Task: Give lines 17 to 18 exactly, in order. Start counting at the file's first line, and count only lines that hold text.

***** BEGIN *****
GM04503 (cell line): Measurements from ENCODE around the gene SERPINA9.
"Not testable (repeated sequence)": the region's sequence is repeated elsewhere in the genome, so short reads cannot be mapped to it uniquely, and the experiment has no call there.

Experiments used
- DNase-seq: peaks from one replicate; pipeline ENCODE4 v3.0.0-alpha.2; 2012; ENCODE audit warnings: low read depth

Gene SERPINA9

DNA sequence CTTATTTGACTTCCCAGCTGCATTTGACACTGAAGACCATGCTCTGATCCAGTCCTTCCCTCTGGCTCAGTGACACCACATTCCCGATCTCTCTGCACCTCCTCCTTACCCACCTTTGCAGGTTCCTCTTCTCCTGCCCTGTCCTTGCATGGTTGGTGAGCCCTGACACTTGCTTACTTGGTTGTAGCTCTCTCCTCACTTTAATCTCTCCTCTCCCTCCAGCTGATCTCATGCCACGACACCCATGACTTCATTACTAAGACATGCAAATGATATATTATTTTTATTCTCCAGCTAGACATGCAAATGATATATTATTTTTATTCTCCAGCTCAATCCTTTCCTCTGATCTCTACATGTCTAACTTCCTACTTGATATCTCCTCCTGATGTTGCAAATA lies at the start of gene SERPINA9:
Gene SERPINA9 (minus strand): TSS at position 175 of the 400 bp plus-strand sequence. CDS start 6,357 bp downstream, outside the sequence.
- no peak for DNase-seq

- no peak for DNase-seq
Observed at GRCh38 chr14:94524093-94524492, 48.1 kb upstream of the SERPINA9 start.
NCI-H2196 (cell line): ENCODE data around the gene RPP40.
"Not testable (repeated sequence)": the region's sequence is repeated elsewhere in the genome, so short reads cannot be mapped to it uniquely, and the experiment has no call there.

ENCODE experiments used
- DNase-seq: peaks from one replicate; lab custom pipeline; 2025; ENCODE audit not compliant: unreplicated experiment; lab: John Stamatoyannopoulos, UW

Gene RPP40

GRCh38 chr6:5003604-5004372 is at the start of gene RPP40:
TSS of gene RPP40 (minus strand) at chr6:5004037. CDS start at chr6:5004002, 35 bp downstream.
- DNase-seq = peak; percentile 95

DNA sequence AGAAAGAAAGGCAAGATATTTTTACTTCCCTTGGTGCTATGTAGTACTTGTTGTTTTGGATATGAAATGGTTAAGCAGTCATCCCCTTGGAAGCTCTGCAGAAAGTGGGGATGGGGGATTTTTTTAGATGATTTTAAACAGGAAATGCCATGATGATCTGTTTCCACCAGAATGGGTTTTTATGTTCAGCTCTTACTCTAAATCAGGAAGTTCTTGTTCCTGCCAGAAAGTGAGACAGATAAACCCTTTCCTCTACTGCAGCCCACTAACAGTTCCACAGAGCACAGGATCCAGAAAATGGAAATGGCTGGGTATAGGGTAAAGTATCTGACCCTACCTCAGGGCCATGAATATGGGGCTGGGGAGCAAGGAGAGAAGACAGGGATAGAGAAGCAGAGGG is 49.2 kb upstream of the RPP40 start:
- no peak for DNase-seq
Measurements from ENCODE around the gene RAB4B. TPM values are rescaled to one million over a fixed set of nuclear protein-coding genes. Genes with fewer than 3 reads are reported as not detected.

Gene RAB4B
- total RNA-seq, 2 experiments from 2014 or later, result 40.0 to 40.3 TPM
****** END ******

TSS of gene RPP40 (minus strand) at chr6:5004037. CDS start at chr6:5004002, 35 bp downstream.
- DNase-seq = peak; percentile 95